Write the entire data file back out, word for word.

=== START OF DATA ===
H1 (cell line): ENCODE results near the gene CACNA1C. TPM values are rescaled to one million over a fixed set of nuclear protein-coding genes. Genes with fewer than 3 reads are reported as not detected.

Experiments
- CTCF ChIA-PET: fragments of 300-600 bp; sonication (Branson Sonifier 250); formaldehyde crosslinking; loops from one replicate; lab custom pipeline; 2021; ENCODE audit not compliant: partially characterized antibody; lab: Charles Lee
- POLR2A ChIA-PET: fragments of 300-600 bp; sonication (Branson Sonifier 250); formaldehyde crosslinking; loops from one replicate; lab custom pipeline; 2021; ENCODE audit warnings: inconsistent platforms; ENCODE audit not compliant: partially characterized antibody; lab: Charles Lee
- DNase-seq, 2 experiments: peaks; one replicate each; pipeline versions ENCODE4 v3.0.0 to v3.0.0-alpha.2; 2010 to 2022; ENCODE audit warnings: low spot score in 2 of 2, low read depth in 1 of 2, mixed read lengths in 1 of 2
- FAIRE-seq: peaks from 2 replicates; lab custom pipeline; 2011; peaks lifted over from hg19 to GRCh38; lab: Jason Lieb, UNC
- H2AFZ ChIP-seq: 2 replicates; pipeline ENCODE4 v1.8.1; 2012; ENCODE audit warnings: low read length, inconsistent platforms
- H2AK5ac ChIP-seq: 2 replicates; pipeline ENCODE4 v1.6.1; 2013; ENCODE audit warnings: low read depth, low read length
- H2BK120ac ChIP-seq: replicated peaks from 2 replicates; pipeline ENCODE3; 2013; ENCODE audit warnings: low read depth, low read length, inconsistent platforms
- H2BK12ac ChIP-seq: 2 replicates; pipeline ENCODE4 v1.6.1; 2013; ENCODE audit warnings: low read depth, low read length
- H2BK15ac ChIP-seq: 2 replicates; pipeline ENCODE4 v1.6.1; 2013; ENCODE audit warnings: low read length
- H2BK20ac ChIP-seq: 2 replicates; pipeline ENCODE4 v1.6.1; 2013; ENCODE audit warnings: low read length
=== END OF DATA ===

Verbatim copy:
H1 (cell line): ENCODE results near the gene CACNA1C. TPM values are rescaled to one million over a fixed set of nuclear protein-coding genes. Genes with fewer than 3 reads are reported as not detected.

Experiments
- CTCF ChIA-PET: fragments of 300-600 bp; sonication (Branson Sonifier 250); formaldehyde crosslinking; loops from one replicate; lab custom pipeline; 2021; ENCODE audit not compliant: partially characterized antibody; lab: Charles Lee
- POLR2A ChIA-PET: fragments of 300-600 bp; sonication (Branson Sonifier 250); formaldehyde crosslinking; loops from one replicate; lab custom pipeline; 2021; ENCODE audit warnings: inconsistent platforms; ENCODE audit not compliant: partially characterized antibody; lab: Charles Lee
- DNase-seq, 2 experiments: peaks; one replicate each; pipeline versions ENCODE4 v3.0.0 to v3.0.0-alpha.2; 2010 to 2022; ENCODE audit warnings: low spot score in 2 of 2, low read depth in 1 of 2, mixed read lengths in 1 of 2
- FAIRE-seq: peaks from 2 replicates; lab custom pipeline; 2011; peaks lifted over from hg19 to GRCh38; lab: Jason Lieb, UNC
- H2AFZ ChIP-seq: 2 replicates; pipeline ENCODE4 v1.8.1; 2012; ENCODE audit warnings: low read length, inconsistent platforms
- H2AK5ac ChIP-seq: 2 replicates; pipeline ENCODE4 v1.6.1; 2013; ENCODE audit warnings: low read depth, low read length
- H2BK120ac ChIP-seq: replicated peaks from 2 replicates; pipeline ENCODE3; 2013; ENCODE audit warnings: low read depth, low read length, inconsistent platforms
- H2BK12ac ChIP-seq: 2 replicates; pipeline ENCODE4 v1.6.1; 2013; ENCODE audit warnings: low read depth, low read length
- H2BK15ac ChIP-seq: 2 replicates; pipeline ENCODE4 v1.6.1; 2013; ENCODE audit warnings: low read length
- H2BK20ac ChIP-seq: 2 replicates; pipeline ENCODE4 v1.6.1; 2013; ENCODE audit warnings: low read length